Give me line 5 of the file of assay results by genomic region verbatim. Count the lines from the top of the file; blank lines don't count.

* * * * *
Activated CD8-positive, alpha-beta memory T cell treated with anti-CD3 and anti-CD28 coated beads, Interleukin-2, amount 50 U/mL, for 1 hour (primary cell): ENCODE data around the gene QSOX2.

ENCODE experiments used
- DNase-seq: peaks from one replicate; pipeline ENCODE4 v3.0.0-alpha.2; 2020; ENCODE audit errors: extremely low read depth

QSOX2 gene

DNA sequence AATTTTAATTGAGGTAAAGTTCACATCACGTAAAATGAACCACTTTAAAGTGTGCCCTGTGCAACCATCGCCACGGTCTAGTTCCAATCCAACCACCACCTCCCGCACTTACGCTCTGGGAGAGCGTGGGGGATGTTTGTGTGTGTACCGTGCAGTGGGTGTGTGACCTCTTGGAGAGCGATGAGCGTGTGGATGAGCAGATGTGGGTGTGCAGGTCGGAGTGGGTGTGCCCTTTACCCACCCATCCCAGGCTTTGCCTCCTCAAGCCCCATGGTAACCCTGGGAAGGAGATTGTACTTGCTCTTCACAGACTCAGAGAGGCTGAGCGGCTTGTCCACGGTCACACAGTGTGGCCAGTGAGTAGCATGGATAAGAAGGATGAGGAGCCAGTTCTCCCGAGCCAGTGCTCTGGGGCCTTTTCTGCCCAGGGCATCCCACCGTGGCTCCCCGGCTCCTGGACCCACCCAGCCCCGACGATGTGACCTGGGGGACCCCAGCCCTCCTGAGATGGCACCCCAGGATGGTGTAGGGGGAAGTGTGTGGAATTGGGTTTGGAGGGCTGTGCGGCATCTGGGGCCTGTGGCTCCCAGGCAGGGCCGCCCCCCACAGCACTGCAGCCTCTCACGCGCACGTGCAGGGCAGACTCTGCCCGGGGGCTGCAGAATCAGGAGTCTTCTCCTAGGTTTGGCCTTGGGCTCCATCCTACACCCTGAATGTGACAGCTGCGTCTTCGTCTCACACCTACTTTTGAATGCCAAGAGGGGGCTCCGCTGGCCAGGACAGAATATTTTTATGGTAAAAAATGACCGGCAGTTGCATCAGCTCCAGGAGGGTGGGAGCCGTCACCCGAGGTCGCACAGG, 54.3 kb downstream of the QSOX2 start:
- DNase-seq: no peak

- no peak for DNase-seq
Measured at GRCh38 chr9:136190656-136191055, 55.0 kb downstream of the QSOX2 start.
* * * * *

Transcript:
DNA sequence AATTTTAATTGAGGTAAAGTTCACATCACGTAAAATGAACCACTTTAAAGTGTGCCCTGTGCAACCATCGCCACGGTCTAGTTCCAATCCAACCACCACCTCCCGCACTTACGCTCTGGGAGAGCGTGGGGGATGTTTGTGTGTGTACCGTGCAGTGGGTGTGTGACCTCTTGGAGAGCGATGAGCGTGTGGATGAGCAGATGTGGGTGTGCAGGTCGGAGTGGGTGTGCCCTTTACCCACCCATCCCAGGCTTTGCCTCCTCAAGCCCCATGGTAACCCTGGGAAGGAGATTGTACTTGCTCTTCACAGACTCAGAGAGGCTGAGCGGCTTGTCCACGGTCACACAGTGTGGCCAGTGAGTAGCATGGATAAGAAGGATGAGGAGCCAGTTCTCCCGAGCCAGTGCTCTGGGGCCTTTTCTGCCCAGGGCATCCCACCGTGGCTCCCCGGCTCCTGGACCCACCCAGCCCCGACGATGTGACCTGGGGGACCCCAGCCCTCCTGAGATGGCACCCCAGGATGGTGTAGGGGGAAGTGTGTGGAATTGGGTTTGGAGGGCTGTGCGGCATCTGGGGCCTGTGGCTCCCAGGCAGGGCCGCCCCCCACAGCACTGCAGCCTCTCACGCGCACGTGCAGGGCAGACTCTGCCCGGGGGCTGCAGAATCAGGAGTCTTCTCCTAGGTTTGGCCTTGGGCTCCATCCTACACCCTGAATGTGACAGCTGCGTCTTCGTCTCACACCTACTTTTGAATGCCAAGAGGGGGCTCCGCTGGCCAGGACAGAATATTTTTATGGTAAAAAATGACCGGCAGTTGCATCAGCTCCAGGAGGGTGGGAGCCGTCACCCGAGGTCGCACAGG, 54.3 kb downstream of the QSOX2 start: